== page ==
By LYNN ELBER (AP Television Writer)
LOS ANGELES — Oprah Winfrey earned the rare opportunity to convert her media charisma into a monogrammed TV channel. Now she’s the one tasked with rescuing OWN, the Oprah Winfrey Network, after a disappointing first year.
It’s a high-stakes, potentially ego-shattering challenge that could make the strongest woman or man flinch. But win or lose, Winfrey says she relishes the fight to turn OWN’s fortunes around.
“Yes, some mistakes were made. Who hasn’t made mistakes? The real beauty is you can say, ‘I learned from that,'” Winfrey said.
The cable channel, which marks its first year Jan. 1, is trying for a fresh start after executive turnover and missteps that proved OWN lacked a solid foundation on which to build, this despite a Discovery Communications investment of a reported $250 million and counting.
Viewers snubbed the lineup that skimped on programming and, surprisingly, what should have been OWN’s unique weapon of choice: Winfrey herself, whose limited on-air presence will be boosted Sunday with a new weekly series, “Oprah’s Next Chapter.”
OWN has failed to improve on, or in some instances even match, the modest ratings and small audience earned by the low-profile Discovery Health channel it replaced.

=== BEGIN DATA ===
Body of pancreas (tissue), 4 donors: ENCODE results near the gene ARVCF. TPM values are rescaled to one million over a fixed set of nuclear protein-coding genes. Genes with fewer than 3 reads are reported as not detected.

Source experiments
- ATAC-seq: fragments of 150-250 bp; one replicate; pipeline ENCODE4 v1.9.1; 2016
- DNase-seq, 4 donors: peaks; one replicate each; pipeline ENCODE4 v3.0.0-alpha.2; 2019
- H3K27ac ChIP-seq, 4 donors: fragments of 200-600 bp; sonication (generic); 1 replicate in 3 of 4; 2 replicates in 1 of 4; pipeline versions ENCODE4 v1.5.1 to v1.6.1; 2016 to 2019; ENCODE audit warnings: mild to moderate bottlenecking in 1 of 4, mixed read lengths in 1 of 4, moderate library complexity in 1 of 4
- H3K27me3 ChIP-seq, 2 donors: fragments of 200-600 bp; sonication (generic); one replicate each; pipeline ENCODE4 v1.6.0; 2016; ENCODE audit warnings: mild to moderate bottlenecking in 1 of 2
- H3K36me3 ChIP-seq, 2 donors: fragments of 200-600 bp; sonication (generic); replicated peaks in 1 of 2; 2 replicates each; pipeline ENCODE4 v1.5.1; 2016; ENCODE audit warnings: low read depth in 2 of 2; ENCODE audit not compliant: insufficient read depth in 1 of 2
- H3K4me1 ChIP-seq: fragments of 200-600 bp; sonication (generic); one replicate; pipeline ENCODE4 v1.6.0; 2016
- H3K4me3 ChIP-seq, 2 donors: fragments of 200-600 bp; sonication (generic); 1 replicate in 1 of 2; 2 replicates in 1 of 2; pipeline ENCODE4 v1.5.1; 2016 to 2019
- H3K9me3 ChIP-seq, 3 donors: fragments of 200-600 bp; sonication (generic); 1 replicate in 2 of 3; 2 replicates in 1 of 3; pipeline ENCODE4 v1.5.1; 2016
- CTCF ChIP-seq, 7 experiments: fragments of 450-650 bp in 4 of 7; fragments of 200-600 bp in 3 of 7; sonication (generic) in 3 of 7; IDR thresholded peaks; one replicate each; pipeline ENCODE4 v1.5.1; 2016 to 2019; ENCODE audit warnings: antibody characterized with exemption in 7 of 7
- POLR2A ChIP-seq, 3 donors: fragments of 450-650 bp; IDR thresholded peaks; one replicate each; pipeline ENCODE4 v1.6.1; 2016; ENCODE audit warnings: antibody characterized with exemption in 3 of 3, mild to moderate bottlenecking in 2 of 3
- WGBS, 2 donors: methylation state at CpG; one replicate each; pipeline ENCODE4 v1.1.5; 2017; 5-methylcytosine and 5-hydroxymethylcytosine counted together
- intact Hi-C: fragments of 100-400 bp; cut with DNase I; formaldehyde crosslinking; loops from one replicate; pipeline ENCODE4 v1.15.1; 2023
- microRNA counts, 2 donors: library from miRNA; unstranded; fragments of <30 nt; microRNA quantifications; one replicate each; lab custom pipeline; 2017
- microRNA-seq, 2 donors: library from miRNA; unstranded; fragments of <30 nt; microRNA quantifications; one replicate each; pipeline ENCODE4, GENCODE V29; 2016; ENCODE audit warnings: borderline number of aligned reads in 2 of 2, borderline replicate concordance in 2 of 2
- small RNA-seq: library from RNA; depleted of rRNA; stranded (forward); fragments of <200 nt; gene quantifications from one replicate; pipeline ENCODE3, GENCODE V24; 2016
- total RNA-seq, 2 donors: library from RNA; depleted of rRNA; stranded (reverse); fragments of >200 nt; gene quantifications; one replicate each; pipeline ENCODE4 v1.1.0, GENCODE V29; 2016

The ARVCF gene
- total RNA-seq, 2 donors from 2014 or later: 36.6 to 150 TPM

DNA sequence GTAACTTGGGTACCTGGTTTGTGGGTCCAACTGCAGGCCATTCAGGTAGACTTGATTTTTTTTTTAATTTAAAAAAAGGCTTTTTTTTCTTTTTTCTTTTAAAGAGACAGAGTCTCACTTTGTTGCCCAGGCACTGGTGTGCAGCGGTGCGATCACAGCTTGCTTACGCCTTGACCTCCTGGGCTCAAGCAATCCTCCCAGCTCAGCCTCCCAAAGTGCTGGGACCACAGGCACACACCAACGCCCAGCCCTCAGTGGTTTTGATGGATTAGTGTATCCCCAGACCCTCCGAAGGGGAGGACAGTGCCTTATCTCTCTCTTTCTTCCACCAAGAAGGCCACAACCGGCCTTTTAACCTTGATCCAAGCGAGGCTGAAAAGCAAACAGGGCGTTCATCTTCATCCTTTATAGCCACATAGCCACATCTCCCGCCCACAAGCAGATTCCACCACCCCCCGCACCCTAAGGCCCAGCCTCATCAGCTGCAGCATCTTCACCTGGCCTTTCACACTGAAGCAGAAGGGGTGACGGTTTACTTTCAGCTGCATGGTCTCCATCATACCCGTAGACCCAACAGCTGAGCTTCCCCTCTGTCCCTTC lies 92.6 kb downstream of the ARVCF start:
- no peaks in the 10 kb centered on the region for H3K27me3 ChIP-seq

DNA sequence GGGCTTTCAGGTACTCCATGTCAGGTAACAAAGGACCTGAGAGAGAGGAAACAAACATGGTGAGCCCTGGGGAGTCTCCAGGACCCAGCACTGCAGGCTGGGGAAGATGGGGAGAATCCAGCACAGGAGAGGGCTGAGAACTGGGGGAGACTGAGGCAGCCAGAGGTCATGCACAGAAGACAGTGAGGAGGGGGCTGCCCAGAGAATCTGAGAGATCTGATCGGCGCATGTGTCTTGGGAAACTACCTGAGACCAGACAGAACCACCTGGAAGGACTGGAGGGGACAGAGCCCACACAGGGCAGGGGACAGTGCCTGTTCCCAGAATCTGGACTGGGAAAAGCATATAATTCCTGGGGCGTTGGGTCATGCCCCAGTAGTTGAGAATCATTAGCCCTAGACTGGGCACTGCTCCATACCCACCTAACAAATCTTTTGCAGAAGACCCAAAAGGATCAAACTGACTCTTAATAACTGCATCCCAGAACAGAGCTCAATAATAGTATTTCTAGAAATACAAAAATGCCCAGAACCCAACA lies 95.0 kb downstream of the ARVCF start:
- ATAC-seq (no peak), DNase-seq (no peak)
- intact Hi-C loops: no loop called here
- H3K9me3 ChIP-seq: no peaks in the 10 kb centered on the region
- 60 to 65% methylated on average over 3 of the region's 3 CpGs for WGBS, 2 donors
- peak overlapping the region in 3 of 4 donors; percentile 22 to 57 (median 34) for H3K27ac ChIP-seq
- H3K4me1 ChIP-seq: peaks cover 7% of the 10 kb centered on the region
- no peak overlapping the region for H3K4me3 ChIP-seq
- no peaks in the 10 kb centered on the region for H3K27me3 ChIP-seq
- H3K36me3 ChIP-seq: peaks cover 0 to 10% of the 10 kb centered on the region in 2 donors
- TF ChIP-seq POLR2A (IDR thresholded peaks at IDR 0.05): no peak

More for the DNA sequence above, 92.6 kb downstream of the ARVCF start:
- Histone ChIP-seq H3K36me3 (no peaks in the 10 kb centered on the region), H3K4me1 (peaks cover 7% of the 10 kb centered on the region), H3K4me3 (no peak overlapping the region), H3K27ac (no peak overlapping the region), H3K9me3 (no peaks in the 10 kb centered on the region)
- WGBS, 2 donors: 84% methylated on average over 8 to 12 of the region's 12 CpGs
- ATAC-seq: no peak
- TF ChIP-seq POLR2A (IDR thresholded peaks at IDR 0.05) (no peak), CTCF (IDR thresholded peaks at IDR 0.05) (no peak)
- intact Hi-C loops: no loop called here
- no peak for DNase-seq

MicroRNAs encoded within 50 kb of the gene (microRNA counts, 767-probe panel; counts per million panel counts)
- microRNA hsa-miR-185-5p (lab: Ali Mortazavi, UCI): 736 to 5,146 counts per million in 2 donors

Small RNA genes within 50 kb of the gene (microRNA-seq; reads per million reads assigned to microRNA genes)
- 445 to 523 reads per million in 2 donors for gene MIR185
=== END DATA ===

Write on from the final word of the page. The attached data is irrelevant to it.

“I would absolutely say it is and was not where I want it to be for year one,” Winfrey said.
Year two for OWN will reflect executive changes made last July, when Winfrey expanded her role at the channel by adding the roles of chief executive and chief creative officer to her position as chairman. Discovery Communications COO Peter Liguori had filled in as interim head after OWN CEO Christina Norman was dismissed in the wake of poor ratings.
Although the channel’s ownership is split evenly between Discovery and Winfrey’s Chicago-based production company, Harpo Inc., it is Discovery’s money that’s on the line.
With more scheduling consistency, movies, original series with and without Winfrey, and “a lot more Oprah in general,” Discovery is “a lot more confident that we’re heading in the right direction,” said company spokesman David Leavy.
Sheri Salata and Erik Logan, two veterans of Harpo, were brought in to share the title of OWN president, with Logan